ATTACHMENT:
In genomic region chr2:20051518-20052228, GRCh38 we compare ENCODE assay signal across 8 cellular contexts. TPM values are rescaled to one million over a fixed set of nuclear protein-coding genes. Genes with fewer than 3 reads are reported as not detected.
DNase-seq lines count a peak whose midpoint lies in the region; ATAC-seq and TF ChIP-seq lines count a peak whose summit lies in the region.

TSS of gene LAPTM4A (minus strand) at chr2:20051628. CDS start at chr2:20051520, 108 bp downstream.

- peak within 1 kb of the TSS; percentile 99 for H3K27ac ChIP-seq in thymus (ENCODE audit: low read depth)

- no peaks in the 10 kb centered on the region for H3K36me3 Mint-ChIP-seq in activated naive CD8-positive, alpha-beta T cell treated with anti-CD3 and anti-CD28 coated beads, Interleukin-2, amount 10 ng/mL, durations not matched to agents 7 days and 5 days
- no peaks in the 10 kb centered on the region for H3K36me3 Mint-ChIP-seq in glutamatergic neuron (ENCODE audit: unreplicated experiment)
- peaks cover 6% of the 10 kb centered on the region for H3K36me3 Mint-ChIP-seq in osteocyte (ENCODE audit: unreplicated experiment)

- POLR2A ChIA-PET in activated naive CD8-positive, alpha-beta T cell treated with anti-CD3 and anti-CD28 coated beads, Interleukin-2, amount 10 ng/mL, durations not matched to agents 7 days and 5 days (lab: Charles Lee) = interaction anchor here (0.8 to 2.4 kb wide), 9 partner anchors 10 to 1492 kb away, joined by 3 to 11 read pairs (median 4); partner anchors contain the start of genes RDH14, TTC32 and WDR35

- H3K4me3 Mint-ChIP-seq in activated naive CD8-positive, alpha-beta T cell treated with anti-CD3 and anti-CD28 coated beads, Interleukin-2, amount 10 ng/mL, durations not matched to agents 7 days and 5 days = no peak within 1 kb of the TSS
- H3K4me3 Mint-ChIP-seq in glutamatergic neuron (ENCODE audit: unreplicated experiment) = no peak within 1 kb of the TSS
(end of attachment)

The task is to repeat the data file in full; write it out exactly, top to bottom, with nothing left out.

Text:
In genomic region chr2:20051518-20052228, GRCh38 we compare ENCODE assay signal across 8 cellular contexts. TPM values are rescaled to one million over a fixed set of nuclear protein-coding genes. Genes with fewer than 3 reads are reported as not detected.
DNase-seq lines count a peak whose midpoint lies in the region; ATAC-seq and TF ChIP-seq lines count a peak whose summit lies in the region.

TSS of gene LAPTM4A (minus strand) at chr2:20051628. CDS start at chr2:20051520, 108 bp downstream.

- peak within 1 kb of the TSS; percentile 99 for H3K27ac ChIP-seq in thymus (ENCODE audit: low read depth)

- no peaks in the 10 kb centered on the region for H3K36me3 Mint-ChIP-seq in activated naive CD8-positive, alpha-beta T cell treated with anti-CD3 and anti-CD28 coated beads, Interleukin-2, amount 10 ng/mL, durations not matched to agents 7 days and 5 days
- no peaks in the 10 kb centered on the region for H3K36me3 Mint-ChIP-seq in glutamatergic neuron (ENCODE audit: unreplicated experiment)
- peaks cover 6% of the 10 kb centered on the region for H3K36me3 Mint-ChIP-seq in osteocyte (ENCODE audit: unreplicated experiment)

- POLR2A ChIA-PET in activated naive CD8-positive, alpha-beta T cell treated with anti-CD3 and anti-CD28 coated beads, Interleukin-2, amount 10 ng/mL, durations not matched to agents 7 days and 5 days (lab: Charles Lee) = interaction anchor here (0.8 to 2.4 kb wide), 9 partner anchors 10 to 1492 kb away, joined by 3 to 11 read pairs (median 4); partner anchors contain the start of genes RDH14, TTC32 and WDR35

- H3K4me3 Mint-ChIP-seq in activated naive CD8-positive, alpha-beta T cell treated with anti-CD3 and anti-CD28 coated beads, Interleukin-2, amount 10 ng/mL, durations not matched to agents 7 days and 5 days = no peak within 1 kb of the TSS
- H3K4me3 Mint-ChIP-seq in glutamatergic neuron (ENCODE audit: unreplicated experiment) = no peak within 1 kb of the TSS